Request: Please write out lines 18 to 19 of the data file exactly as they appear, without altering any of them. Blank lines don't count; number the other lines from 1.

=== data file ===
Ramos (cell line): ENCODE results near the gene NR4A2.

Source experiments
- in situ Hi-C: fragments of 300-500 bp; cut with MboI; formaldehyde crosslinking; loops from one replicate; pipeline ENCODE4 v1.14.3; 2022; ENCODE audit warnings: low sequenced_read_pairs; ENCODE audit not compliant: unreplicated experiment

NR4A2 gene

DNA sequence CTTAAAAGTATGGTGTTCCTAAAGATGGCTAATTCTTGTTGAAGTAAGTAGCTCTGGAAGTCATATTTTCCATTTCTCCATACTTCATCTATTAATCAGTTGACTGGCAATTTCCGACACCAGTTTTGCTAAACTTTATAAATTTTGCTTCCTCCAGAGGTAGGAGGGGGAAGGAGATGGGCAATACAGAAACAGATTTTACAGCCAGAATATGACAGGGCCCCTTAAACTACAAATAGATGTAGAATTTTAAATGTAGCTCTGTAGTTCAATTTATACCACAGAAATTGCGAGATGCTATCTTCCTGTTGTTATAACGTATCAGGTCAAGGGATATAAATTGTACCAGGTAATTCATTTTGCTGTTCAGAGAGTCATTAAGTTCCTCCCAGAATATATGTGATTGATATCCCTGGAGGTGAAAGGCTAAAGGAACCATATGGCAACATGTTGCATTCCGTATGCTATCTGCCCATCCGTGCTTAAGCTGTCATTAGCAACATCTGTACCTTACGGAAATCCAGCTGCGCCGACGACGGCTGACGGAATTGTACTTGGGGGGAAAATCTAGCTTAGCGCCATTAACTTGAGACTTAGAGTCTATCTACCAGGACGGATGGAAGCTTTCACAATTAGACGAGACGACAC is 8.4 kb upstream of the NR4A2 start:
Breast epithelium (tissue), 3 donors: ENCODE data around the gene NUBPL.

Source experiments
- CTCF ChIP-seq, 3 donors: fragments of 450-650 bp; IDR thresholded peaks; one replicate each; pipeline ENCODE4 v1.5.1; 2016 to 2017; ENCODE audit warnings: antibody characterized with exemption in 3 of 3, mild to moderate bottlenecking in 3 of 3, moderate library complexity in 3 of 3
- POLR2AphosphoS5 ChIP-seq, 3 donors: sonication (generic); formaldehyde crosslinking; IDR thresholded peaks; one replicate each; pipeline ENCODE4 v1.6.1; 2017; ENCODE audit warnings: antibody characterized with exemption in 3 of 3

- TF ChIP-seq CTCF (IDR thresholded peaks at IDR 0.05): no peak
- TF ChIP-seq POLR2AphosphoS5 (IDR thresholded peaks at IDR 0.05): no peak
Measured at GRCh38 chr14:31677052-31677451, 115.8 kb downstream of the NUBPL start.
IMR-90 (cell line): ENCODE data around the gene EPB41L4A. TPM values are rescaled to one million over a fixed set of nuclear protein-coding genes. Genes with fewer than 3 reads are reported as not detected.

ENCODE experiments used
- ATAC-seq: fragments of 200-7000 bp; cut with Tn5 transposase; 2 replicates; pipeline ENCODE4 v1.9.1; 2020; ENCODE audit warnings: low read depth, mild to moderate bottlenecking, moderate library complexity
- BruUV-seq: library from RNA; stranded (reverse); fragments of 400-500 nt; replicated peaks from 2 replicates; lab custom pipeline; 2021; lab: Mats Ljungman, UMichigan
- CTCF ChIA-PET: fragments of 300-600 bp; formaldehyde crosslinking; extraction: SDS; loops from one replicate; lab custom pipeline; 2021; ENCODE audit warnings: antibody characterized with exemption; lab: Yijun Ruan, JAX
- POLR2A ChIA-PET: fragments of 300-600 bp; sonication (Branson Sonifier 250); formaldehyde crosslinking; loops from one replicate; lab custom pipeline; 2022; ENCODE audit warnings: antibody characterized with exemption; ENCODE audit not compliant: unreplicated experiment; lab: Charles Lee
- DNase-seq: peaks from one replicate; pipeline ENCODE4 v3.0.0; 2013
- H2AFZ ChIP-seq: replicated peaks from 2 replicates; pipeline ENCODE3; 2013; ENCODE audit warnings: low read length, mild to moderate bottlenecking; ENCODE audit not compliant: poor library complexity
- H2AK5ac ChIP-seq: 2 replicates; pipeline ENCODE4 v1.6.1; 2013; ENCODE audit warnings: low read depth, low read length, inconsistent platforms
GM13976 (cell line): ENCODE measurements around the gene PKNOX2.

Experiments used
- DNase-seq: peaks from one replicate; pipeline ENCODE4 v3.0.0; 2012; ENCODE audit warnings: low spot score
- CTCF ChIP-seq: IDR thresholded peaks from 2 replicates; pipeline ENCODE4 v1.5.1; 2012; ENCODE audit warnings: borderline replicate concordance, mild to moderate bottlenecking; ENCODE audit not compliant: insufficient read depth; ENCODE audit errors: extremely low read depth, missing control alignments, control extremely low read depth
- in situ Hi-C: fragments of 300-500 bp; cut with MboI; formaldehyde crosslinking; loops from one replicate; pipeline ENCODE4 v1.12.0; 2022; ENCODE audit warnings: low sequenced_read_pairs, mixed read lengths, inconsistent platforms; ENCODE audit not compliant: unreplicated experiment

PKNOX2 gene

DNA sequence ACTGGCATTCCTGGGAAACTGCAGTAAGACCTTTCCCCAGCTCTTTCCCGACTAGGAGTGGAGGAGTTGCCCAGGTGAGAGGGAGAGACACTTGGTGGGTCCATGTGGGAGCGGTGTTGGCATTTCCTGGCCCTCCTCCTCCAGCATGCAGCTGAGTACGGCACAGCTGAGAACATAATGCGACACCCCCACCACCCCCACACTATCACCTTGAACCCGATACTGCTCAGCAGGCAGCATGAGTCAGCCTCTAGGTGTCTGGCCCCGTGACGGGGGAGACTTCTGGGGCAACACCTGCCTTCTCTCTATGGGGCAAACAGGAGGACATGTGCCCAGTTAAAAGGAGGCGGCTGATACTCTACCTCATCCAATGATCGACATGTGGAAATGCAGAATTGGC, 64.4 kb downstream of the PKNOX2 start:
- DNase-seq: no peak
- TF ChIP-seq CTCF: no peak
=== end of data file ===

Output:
- POLR2A ChIA-PET: fragments of 300-600 bp; sonication (Branson Sonifier 250); formaldehyde crosslinking; loops from one replicate; lab custom pipeline; 2022; ENCODE audit warnings: antibody characterized with exemption; ENCODE audit not compliant: unreplicated experiment; lab: Charles Lee
- DNase-seq: peaks from one replicate; pipeline ENCODE4 v3.0.0; 2013